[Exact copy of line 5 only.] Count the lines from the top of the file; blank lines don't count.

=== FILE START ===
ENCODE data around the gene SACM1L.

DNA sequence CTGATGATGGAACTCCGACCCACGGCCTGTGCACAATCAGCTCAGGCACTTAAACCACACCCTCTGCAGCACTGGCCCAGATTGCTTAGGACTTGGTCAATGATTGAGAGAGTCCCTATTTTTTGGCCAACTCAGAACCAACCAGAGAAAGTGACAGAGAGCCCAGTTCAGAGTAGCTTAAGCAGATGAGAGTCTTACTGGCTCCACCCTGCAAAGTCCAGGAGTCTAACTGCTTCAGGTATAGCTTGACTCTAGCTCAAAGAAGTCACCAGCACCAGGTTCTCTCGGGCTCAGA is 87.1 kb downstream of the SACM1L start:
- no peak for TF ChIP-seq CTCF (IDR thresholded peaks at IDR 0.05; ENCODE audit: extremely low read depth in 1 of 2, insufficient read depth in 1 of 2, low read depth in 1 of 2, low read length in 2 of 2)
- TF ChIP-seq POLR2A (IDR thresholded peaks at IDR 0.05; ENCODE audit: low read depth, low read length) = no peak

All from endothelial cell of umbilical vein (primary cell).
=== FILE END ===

All from endothelial cell of umbilical vein (primary cell).